Excellent short introduction on the city of Bologna, Italy, and why its history lends itself very well to a culture of co-ops. Over the last few decades, it’s been in the habit of various instances there to have the city act as both a “top-down catalytic developer” and as “backers of bottom-up grassroots movements,” combining the two approaches and cultivating complementary initiatives, which results in stronger partnerships that strengthen the local ecosystem.
Another interesting aspect is that while today some movements are trying to trickle down decision power from stats closer to cities, for a long time Bologna has been going even further, so “many initiatives in Bologna are directly taken at the local district level rather than the city one.”
The region has cooperative roots embedded deep into its history, so those reflexes are now part of “territory’s socio-cultural networks” and go back to their medieval communal culture. Now, the mayor wants to extend that into platform cooperativism.
[I]n line with Elinor Ostrom’s work and James Muldoon’s recent proposal of Platform Socialism, Bologna’s mayor, Matteo Lepore, has portrayed the city as the prospective Italian Co-op Valley. To be clear, we are discussing a more equitable alternative to Silicon Valley’s extractive business model that is based on values such as solidarity, mutualism, and proximity. It is not an attempt to imitate Silicon Valley in any way.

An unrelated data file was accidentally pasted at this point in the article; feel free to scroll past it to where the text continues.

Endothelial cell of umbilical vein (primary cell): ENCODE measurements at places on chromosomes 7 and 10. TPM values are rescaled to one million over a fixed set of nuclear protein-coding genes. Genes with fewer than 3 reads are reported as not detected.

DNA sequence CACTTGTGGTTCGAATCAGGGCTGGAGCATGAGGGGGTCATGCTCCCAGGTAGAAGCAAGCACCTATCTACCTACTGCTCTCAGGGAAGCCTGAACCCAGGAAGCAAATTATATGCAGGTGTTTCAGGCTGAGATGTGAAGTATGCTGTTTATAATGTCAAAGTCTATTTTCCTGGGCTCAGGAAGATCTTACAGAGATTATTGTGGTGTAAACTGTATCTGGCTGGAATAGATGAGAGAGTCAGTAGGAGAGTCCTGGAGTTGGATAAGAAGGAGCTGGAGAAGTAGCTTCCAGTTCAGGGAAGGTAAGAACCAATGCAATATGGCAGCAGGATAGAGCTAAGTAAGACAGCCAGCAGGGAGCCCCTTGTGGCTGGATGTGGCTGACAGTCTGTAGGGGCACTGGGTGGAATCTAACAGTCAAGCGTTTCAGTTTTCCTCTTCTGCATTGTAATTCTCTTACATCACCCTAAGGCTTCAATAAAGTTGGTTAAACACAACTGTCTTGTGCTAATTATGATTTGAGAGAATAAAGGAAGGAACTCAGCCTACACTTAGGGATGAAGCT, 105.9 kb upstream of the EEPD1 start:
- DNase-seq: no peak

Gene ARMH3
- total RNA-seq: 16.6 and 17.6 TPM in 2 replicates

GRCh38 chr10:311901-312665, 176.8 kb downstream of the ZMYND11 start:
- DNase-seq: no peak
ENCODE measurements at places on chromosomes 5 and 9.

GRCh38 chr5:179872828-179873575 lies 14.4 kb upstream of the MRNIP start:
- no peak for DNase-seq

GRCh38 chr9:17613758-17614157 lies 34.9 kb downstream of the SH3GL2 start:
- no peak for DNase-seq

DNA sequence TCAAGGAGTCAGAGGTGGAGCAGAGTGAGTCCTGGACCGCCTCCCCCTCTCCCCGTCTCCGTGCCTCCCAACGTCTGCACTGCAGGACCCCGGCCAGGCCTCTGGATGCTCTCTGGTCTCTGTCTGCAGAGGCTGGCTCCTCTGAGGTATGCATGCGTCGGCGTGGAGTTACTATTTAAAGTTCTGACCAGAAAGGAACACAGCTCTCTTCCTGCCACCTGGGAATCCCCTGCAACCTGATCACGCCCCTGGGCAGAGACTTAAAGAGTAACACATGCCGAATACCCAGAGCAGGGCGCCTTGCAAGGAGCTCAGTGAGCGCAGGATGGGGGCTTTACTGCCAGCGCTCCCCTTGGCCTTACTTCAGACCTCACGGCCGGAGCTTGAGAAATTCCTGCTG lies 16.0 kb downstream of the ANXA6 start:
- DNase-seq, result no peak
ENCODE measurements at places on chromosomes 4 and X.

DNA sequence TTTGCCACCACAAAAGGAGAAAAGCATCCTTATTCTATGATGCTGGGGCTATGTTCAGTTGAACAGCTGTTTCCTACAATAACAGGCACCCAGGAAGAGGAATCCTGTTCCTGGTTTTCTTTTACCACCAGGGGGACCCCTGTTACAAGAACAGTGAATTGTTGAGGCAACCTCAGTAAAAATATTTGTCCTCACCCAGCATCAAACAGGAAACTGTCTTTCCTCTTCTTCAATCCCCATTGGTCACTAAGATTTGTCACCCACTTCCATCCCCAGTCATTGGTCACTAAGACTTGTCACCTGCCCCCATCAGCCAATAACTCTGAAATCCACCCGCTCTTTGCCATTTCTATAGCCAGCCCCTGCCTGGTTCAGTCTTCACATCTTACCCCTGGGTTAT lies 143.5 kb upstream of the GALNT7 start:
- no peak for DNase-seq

Bologna offers a chance to rethink the social contract that currently governs the Internet, prioritizing the multi-stakeholder orientation and combining the established heritage of urban commoning with the novel ideal of the platform cooperativism global movement. As a result, digital platforms can be viewed as infrastructures that provide public utility services and should be jointly owned and managed by all the stakeholders who are impacted by their operation.
The post is heavily linked to a number of resources, so I invite you to see it also as a jumping-off point to discover more about the cooperative history and some of the useful local thinking. The author also closes the piece with two existing examples of platform cooperativism. Fairbnb, an Emilian worker-owned cooperative answer to Airbnb, tackling the “pressing gentrification issue posed by its extractive incumbent.” And food-delivery cooperative Consegne Etiche, which was an answer to pandemic lockdowns as well as to extractive business practices.
Social entrepreneurs from existing cooperatives who wanted to change their business model, urban designers, local shopkeepers, academics, and gig workers’ union representatives got involved in this co-planning process. The goals were to rethink the city after Covid, fight mainstream extractive platforms, and provide an essential service to citizens at the same time.
In the end, a great lesson that can be useful across the world even beyond cooperatives; without turning back the clock completely, there is great potential in looking beyond Silicon Valley and hyper-capitalist models, to find lessons and inspiration in each region’s historical accomplishments and values.